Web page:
Another thing to note is that during the months of February until mid-May, the RSI never dipped into being oversold. During bull periods, the RSI usually takes support between 40 and 50. When the price dips between these levels, traders should become wary and seek other supporting signals to initiate long positions.
As shown above, Bitcoin (BTC) began its uptrend in October 2020. Take a look at how the RSI jumped and remained above 70 during the early days of the bull run. That being said, the RSI did not reach the extremely overbought zone above 85 during this time.
It was in January when the RSI rose above 85. Traders who initiated a sale during this period caught a local top. As the price corrected, the RSI dropped to close to 40, offering a buying opportunity to traders.
In November 2020, Ether (ETH) also started its bull run, however, the RSI did not sustain in the overbought territory. The RSI exceeded 85 only in early January. Traders who sold at this period would have had profits this early. This only means that there is no indicator or strategy that is guaranteed to work every time.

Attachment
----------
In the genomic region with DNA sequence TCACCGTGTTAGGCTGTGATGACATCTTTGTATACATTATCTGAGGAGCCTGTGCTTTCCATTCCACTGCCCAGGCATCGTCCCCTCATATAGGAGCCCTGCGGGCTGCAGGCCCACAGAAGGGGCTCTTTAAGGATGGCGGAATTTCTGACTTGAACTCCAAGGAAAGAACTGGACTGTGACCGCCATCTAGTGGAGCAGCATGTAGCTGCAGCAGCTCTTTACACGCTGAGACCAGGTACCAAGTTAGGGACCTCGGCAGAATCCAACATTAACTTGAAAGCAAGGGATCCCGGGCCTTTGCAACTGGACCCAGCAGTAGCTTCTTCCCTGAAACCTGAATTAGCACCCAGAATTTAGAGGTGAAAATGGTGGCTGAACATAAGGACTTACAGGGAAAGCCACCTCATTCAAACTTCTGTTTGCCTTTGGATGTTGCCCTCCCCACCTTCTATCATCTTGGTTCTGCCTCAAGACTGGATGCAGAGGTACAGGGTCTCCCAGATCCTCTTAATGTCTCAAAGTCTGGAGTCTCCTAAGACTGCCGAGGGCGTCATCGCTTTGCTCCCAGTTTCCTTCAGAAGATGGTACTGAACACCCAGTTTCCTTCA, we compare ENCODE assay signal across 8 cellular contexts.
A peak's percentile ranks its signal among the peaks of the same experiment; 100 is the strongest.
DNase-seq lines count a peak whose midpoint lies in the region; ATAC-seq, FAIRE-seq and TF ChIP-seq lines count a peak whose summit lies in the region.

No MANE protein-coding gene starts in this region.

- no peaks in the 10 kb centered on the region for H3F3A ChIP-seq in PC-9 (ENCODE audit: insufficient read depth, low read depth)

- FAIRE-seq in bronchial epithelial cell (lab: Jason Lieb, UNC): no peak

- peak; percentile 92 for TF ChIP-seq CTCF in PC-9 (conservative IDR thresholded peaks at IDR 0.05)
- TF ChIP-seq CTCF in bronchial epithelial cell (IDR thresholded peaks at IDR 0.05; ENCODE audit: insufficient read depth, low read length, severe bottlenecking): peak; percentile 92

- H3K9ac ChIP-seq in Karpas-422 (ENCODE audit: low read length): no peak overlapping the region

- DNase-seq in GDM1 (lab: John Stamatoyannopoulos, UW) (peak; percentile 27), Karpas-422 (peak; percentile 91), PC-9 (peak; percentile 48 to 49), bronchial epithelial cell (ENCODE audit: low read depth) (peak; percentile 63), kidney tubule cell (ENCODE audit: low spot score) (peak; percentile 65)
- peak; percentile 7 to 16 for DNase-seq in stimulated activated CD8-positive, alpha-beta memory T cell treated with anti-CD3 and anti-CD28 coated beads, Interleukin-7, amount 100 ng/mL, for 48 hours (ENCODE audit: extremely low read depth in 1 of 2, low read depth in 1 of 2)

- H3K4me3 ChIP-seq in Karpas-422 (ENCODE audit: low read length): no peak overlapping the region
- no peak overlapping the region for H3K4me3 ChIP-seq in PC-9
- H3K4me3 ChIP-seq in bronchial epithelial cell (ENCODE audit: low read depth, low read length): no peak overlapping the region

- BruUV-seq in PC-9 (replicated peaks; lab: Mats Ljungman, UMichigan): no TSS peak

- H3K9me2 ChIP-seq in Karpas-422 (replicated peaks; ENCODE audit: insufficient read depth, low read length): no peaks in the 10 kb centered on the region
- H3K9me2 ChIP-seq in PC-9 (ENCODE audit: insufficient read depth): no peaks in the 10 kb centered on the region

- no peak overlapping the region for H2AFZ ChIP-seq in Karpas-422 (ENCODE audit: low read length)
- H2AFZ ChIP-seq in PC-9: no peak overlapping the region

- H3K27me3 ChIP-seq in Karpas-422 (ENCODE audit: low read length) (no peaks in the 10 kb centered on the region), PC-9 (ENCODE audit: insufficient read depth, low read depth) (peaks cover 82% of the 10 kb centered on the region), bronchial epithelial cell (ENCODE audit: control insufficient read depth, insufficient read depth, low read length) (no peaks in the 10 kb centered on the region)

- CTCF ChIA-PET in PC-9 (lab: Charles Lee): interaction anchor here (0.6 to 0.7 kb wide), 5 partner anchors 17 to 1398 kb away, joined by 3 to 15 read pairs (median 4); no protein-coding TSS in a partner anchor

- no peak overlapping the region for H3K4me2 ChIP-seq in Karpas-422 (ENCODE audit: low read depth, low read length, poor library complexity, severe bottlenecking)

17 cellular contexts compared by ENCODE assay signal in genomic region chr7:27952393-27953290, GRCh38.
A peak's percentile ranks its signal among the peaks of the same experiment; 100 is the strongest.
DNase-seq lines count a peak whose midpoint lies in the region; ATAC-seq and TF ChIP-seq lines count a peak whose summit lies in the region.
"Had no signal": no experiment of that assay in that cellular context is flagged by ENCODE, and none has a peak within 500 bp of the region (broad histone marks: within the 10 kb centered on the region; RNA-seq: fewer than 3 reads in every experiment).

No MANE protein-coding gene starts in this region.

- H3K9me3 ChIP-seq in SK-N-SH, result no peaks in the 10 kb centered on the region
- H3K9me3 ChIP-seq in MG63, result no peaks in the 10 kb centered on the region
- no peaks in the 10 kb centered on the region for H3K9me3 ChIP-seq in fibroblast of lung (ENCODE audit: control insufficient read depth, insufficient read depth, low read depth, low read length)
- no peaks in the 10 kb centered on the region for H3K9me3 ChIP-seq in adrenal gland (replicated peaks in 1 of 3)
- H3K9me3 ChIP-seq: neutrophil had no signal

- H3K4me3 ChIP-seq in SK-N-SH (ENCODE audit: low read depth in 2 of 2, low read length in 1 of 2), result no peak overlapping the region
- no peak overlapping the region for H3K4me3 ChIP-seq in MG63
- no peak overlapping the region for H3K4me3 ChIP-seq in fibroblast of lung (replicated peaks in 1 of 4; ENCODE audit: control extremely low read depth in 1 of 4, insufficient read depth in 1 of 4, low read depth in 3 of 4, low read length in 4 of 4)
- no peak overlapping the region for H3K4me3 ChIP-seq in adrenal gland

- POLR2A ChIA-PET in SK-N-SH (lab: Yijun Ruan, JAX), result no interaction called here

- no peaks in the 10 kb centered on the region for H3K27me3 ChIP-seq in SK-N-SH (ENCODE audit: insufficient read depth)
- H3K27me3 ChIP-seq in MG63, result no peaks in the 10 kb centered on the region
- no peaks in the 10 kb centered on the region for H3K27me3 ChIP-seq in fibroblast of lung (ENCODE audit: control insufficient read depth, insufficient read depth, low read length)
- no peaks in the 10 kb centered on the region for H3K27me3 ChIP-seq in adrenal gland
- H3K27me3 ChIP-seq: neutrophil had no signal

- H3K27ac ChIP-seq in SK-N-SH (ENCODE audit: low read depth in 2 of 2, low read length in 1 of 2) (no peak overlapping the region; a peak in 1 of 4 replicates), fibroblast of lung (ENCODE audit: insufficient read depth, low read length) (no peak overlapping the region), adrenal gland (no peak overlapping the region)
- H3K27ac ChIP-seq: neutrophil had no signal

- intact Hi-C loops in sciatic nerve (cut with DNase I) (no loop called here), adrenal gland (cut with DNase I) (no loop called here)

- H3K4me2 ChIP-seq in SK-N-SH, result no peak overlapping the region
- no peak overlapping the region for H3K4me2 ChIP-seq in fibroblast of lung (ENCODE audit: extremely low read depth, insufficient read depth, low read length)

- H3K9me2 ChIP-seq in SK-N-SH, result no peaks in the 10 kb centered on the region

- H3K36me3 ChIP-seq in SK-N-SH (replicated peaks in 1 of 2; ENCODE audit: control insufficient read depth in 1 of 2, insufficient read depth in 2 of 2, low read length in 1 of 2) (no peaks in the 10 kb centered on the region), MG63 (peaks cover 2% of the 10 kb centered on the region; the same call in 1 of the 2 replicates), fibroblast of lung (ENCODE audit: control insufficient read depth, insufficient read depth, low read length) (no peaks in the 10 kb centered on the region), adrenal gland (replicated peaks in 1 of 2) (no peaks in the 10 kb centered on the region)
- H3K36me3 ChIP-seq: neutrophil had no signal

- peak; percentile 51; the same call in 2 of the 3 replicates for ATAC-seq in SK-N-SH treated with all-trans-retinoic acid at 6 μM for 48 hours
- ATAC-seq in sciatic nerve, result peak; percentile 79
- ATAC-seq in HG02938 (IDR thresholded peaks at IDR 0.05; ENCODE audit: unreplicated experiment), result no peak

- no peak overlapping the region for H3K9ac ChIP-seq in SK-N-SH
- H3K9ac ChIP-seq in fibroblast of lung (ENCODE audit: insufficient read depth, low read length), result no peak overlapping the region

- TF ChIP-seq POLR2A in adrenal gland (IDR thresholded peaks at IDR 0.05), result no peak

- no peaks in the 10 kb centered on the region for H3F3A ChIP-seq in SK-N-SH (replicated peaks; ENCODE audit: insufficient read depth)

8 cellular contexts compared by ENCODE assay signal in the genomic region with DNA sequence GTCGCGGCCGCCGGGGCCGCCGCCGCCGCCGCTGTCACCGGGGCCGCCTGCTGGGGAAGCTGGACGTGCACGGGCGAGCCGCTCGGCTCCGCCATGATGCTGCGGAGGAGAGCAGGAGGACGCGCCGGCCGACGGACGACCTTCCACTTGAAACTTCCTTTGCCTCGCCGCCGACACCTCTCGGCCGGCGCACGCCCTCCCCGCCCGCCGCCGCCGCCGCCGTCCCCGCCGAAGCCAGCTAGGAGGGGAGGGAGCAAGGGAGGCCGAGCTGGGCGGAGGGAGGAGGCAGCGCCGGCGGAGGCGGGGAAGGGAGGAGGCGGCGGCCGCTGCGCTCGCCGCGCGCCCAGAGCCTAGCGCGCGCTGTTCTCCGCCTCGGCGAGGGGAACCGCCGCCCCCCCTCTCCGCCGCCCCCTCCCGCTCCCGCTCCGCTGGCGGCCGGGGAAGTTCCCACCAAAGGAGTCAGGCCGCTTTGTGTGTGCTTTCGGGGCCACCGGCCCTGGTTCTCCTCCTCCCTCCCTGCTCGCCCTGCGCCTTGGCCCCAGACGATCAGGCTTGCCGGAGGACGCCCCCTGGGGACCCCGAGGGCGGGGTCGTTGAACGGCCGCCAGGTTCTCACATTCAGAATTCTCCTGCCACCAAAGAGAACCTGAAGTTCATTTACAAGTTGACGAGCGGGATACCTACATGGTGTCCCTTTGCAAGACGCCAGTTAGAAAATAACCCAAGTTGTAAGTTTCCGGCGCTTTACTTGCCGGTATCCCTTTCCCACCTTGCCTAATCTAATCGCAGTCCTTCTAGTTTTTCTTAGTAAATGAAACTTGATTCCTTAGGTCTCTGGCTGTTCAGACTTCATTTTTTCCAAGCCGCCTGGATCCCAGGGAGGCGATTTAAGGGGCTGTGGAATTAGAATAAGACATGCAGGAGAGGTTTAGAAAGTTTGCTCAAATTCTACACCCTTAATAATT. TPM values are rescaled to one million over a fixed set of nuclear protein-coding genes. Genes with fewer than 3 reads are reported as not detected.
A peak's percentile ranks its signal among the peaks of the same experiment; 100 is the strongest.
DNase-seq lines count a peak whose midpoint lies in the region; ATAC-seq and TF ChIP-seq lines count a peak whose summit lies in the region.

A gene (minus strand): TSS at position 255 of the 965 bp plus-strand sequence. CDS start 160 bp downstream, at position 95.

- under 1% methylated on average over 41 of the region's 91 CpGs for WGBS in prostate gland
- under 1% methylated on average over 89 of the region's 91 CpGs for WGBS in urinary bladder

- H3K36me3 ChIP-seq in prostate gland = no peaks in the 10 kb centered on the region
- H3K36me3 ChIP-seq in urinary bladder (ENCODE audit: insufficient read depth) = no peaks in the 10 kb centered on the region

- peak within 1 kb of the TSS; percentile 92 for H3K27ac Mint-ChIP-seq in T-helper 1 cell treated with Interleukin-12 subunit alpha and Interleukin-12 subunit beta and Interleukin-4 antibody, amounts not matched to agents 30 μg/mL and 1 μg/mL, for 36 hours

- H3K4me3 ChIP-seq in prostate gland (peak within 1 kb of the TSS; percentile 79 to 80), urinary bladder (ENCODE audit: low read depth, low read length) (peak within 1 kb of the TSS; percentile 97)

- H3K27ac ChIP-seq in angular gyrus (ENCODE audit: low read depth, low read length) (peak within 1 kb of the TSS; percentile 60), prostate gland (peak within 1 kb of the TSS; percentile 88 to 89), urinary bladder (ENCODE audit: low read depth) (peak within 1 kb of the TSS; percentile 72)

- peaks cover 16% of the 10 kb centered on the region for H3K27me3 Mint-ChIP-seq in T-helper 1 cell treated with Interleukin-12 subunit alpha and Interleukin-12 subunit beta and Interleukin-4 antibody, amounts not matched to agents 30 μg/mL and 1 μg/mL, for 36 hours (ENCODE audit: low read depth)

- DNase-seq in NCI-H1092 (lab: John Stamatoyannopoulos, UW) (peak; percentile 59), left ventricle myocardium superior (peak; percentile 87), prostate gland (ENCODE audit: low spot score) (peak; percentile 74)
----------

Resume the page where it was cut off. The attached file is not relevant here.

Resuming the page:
When the RSI dropped to 40, traders got two more buying opportunities. This would have enabled them to re-enter the market and leverage the remaining bull run.
On May 11, the RSI reached 83.46, just shy of the 85 mark and the biggest altcoin topped out on May 12. This illustrates that the 85 level is no magical figure and that traders should be careful when the price nears the mark.
Given that RSI is a momentum oscillator, there is an assumed direct relationship between the price as well as the RSI—when price rises, so should the RSI. However, there are cases when the RSI diverges from the price action. During these situations, even when the price increases, the RSI fails to do so.